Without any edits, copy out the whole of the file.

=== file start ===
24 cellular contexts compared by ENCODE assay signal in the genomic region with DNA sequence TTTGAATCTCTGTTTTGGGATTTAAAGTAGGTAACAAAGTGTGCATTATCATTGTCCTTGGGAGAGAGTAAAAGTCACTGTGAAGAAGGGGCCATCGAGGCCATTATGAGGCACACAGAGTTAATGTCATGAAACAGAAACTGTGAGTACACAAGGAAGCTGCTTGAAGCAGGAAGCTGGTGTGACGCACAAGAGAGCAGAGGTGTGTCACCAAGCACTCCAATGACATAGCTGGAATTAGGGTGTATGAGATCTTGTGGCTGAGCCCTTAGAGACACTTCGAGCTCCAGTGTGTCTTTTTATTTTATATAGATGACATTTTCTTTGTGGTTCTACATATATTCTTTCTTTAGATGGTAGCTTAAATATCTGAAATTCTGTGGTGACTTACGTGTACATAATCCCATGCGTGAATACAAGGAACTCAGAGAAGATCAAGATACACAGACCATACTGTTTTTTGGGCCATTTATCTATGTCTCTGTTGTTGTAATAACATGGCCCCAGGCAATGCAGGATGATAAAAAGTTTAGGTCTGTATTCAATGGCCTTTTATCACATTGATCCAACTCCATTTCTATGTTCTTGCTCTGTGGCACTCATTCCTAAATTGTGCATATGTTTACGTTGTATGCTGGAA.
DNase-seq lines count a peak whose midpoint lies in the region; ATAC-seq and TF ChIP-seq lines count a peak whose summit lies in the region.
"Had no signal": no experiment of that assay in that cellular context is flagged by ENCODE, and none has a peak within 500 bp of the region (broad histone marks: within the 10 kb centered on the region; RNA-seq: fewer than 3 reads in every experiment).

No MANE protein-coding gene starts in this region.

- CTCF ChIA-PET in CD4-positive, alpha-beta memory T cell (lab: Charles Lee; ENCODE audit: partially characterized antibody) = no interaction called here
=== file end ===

24 cellular contexts compared by ENCODE assay signal in the genomic region with DNA sequence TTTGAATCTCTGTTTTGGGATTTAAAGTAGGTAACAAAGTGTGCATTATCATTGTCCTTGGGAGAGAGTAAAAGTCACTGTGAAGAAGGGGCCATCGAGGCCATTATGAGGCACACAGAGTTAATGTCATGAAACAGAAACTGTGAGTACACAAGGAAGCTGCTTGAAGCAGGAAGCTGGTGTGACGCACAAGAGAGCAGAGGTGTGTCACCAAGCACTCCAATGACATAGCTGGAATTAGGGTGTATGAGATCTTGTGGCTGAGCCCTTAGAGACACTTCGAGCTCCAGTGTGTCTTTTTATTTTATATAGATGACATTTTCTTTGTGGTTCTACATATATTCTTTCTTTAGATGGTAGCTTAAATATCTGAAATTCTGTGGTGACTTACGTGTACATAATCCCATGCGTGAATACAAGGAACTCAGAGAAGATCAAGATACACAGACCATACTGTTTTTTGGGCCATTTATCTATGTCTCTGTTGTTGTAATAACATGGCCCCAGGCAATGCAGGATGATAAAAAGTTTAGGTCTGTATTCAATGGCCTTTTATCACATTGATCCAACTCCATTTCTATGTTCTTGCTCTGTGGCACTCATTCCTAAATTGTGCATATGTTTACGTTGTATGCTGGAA.
DNase-seq lines count a peak whose midpoint lies in the region; ATAC-seq and TF ChIP-seq lines count a peak whose summit lies in the region.
"Had no signal": no experiment of that assay in that cellular context is flagged by ENCODE, and none has a peak within 500 bp of the region (broad histone marks: within the 10 kb centered on the region; RNA-seq: fewer than 3 reads in every experiment).

No MANE protein-coding gene starts in this region.

- CTCF ChIA-PET in CD4-positive, alpha-beta memory T cell (lab: Charles Lee; ENCODE audit: partially characterized antibody) = no interaction called here